A manageable ‘entry-gate’ into the service, or a super-high ‘rationing’ threshold for accessing care and support?

Organisational Structures

Much work has been undertaken at Welsh Government to combine the health and social care budgets. This simple fact recognises that the two systems are interdependent but hasn’t in itself moved social care on to a sustainable footing.

The discrepancy between the number of health boards (7) and local authorities (22) makes joint planning and commissioning more difficult. Whilst reform of local government has been on the agenda for a number of years, it seems to have been parked since the 2016 Assembly elections, and must surely be part of the long-term solution. There does appear to be economies of scale which could be achieved by merging authorities to a proposed number of eight or nine. However, there may also be local resistance and costs involved in setting up the merged authorities in the short-term.

Successive reorganisations have been expensive, destabilised services and disenfranchised the public. It’s time to settle on structures which will be effective and durable.

Funding        

Funding for residential or domiciliary care in Wales is shared between the state (NHS/local authority) and the individual depending upon the exact circumstances. There appears to be consensus around the notion that the current formula is insufficient to sustain the sector and risks major-providers becoming unviable and failing. Whilst in England, local authorities have been invited to consider increasing their social care funding through an increased social care ‘precept’ within council tax, no such proposal has been made in Wales. The projected shortfall in funding needs bridging. Whist preventative public-health initiatives may pay off in the longer term, service planning needs to be based on the increased prevalence of conditions requiring support, such as learning disabilities and dementia. The main options appear to be either insurance based (private and/or state social care funds) or via increased taxation.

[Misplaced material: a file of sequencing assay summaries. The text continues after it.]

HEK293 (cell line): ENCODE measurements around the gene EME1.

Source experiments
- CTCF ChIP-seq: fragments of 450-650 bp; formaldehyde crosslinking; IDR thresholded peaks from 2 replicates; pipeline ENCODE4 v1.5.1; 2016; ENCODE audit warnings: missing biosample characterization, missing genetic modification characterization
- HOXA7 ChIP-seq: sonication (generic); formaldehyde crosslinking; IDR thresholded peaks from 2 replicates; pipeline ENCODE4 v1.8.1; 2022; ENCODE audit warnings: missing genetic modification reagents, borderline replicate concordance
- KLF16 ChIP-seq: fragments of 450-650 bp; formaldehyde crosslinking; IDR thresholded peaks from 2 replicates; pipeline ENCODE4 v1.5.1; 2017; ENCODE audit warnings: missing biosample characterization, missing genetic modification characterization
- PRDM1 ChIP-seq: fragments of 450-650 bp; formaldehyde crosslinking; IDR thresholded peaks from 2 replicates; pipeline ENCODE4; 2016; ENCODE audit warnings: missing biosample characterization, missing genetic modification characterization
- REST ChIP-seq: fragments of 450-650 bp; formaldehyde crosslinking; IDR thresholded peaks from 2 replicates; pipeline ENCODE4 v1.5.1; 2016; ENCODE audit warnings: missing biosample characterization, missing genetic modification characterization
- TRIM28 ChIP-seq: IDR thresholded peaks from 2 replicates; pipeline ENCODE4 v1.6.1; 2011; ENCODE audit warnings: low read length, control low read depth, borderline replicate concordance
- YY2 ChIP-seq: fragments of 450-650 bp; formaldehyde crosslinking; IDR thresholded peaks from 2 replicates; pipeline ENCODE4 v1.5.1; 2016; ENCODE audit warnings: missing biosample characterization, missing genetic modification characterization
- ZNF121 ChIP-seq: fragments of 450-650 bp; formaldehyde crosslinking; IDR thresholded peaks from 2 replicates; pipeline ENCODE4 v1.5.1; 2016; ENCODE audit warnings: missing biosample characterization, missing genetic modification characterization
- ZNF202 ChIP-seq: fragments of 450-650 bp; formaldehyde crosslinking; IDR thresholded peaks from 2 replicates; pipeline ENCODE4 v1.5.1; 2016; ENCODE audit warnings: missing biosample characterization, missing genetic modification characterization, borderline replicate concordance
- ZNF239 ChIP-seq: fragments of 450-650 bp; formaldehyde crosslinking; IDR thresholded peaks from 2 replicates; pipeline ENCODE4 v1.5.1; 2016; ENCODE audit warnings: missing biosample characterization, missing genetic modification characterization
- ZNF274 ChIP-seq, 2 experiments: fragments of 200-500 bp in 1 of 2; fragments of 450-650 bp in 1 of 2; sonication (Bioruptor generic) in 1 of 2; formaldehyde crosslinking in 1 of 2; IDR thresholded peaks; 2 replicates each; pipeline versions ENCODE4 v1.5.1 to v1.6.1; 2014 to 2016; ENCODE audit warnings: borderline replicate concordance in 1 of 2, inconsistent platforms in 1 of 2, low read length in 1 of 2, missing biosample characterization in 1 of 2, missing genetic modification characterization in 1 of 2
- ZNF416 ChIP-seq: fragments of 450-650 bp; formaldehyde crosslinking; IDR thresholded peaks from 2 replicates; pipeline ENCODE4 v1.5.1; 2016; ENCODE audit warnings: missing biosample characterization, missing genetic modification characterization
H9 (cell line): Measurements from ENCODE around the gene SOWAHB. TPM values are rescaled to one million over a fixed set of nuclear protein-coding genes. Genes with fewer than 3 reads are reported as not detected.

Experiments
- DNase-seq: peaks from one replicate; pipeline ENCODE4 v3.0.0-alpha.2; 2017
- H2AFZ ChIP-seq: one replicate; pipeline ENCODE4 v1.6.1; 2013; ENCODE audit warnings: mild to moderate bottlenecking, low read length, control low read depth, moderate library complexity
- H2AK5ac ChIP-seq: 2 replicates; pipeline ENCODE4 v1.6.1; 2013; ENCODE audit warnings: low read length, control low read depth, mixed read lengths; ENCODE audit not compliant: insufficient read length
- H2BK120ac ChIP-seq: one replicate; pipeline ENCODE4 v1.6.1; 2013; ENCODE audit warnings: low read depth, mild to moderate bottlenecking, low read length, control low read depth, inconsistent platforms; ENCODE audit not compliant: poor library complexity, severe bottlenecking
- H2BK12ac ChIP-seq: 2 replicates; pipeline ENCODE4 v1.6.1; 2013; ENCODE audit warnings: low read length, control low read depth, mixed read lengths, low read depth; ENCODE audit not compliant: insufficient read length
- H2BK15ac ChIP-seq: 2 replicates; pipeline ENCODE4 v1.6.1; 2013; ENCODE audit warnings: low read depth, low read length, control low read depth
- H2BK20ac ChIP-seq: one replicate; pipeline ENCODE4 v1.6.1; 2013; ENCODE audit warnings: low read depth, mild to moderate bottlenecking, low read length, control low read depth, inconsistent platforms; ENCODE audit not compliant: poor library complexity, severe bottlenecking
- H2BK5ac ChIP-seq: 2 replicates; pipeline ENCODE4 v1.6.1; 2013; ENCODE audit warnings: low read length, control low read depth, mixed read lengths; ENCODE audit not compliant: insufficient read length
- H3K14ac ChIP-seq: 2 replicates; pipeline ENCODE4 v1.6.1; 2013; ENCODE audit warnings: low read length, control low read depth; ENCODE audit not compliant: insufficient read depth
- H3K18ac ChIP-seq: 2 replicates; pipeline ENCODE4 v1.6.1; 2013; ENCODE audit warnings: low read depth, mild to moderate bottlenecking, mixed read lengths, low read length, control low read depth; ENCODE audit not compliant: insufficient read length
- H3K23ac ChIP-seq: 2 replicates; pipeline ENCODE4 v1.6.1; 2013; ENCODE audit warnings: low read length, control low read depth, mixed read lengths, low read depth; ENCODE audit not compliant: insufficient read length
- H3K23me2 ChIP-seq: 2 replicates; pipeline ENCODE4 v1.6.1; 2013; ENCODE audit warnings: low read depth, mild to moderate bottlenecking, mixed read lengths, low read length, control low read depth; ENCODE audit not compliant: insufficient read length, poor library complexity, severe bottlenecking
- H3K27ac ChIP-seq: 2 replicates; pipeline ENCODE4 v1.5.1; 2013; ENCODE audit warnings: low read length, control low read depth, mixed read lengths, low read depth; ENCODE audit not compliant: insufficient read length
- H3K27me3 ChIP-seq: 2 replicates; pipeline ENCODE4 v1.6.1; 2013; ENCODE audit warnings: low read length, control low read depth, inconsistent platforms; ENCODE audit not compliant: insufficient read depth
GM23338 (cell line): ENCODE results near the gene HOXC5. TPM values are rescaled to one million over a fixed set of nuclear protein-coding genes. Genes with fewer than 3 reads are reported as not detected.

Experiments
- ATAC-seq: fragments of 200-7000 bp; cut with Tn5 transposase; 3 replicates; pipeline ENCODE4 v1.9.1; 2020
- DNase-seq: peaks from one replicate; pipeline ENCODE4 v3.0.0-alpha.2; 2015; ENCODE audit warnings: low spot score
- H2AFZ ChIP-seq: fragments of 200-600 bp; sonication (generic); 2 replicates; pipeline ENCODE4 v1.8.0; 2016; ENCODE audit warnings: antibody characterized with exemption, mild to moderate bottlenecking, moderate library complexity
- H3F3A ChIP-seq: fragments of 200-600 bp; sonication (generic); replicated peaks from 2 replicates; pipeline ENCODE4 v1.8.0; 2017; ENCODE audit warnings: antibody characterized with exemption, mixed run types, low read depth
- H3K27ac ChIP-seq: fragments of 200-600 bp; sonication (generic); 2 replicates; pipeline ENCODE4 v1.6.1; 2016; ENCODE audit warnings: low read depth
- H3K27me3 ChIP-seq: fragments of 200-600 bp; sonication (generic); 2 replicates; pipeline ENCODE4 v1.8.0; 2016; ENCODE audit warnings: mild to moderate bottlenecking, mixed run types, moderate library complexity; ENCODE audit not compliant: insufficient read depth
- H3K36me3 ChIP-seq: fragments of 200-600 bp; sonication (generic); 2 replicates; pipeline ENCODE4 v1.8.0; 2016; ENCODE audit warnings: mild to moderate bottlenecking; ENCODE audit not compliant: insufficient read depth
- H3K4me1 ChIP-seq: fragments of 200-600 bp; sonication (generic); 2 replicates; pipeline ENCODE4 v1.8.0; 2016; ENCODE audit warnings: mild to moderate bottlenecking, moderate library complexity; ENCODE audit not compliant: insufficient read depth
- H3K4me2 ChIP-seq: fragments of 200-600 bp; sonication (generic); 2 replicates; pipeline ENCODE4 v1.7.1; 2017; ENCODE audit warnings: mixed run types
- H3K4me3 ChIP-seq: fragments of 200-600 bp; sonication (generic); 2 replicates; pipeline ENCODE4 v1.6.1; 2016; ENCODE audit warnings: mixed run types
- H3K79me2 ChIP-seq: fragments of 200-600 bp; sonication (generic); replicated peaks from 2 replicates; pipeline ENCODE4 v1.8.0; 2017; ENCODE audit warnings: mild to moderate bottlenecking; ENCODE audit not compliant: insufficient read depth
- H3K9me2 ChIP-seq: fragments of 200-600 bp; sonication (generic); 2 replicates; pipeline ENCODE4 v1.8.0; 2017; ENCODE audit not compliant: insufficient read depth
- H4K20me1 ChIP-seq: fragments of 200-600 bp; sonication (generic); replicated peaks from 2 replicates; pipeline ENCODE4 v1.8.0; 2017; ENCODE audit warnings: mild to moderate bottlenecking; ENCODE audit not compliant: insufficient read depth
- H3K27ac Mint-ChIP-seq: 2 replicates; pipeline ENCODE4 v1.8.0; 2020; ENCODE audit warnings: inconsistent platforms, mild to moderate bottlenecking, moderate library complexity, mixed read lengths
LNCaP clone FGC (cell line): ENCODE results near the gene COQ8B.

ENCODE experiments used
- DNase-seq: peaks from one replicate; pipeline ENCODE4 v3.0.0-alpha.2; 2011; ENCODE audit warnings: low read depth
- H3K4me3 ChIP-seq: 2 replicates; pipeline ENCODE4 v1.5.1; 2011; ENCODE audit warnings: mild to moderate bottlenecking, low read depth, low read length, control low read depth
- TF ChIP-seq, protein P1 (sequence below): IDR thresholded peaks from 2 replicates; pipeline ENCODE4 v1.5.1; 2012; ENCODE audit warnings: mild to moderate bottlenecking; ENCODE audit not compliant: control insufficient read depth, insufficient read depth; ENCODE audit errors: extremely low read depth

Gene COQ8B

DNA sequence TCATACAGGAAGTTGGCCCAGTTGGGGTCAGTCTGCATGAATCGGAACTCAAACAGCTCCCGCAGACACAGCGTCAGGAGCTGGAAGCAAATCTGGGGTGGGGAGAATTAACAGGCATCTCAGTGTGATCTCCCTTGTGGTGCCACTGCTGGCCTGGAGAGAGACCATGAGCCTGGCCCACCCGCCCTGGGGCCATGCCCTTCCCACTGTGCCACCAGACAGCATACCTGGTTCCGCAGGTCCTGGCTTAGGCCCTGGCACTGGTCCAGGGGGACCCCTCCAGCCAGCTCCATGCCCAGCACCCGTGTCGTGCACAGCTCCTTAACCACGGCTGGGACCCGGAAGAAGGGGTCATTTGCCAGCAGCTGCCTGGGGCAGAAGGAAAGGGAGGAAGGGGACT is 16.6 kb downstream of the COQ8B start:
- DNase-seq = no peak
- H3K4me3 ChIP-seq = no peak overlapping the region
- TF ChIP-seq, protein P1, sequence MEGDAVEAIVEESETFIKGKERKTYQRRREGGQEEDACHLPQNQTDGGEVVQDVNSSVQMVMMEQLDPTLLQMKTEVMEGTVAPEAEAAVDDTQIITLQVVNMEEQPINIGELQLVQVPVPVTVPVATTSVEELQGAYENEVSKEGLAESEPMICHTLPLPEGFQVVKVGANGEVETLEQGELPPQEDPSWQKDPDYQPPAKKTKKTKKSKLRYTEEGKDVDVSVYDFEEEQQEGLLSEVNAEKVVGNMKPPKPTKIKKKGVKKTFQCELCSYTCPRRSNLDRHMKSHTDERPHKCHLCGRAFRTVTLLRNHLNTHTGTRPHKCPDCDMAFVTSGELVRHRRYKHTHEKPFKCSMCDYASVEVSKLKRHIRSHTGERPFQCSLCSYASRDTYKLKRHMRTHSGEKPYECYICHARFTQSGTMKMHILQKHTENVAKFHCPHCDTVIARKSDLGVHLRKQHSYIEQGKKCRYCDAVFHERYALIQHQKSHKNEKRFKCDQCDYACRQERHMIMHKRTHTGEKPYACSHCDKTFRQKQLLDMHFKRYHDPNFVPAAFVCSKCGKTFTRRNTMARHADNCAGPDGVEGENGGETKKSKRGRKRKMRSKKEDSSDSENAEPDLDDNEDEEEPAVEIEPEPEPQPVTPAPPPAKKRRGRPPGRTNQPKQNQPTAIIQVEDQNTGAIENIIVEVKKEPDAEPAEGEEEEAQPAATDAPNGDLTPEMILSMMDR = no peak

More money is needed, in Wales as elsewhere, it is time to have a mature discussion about which option fits best.

Surely there will need to be an increase in national/local tax and/or a social care insurance scheme to provide sustainable services in the future.

Read more about options for funding care in Wales at:

http://gov.wales/docs/dhss/publications/161014chargingresearchen.pdf

*All information is correct at the time of publishing

Nic Bowler

Welsh Care and Social Services Inspectorate Specialist

Dr Nicholas Bowler is a researcher and consultant to government-level [Welsh Government Review of Secure Services, 2009] – specialising in QA/compliance focused projects. He has interests in clinically relevant training, service development and research. He enjoys working with clients to support them in identifying problems and initiating projects to improve practice.